Saltwater Buddha’s Hollywood Report Card

I was honored to see Saltwater Buddha reviewed on Ross Anthony’s Hollywood Report Card. Ross is an excellent source of reviews for all sorts of books and films. Here’s his eval:

Don’t let the author’s name fool you, this soul-searching novel is written by a home-grown West Coast American in a light, accessible and entertaining tone. I like it. Ultimately, we are all left to navigate our own lives, whether or not we choose to abide by the road signs or not, we’re steering, we’re riding the waves. Though I gave it my best try one day, I am not a surfer; still Jaimal openly welcomes me into his world of passion for surfing, both the actual wet, cold, hard-rock bottom of the sport and the mistiness of the analogy for life.

I couldn’t help but compare this work to one done by a friend of mine, “Runaway Monk” by Bruce Manaka. Both are personal journeys of people brave enough to seek an illusive yet natural internal peace instead of a “normal life.” Both authors write bravely and modestly, not shying away from relating the pitfalls and misconceptions of their choices; both making a point of the questionability of their points. I enjoyed both books. Bruce’s is intense and journal like, Jaimal’s more of a narrative, he focuses on making the little stories entertaining on their own. A very welcoming read. Oddly though, the last two chapters take a break from this story format and instead (especially the second to last) breaks into a highly poetic prose. I like the idea, but I think it needs a bit more massaging, as is, I found the tone change a bit abrupt.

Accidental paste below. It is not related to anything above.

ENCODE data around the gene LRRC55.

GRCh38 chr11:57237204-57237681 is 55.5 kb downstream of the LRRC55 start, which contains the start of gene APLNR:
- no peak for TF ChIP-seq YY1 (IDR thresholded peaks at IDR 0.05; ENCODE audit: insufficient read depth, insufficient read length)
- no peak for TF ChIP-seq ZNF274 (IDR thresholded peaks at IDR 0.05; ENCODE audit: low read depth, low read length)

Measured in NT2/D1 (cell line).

Another book that comes to mind is “Siddhartha.” Well, Jaimal specifically references this book, relating his wave-warrioring journey to Siddhartha’s nature seeking trek. Having read “Siddhartha” prior, I enjoyed the allusion all the more. Additionally, Yogis can’t ignore a stop and go relationship with his father. He skillfully weaves that drama into his big picture. At times he even choked me up with the sincerity of some very deep emotions.

Overall, I greatly enjoyed “Saltwater Buddha.” Here are some of my favorite quotes from the book:

“The ocean is in constant flux, and when you spend a lot of time in it you become like a floating bottle with a message inside…”

“I started believing I couldn’t do it. And so I couldn’t.”

“No matter how much I wanted running away to be an act of Buddhahood, it was very far from being anything of the sort.”

“My father is a man of few words — often our time together feels like watching a silent movie.”

Profound thoughts abound, one that’s been with me for days is the idea that in order to enjoy the high of surfing, one must bear the much less spectacular task of paddling out. Yogis reminds himself (and his readers) that this is true of life on land as well.

Pre-order Saltwater Buddha here for $5 off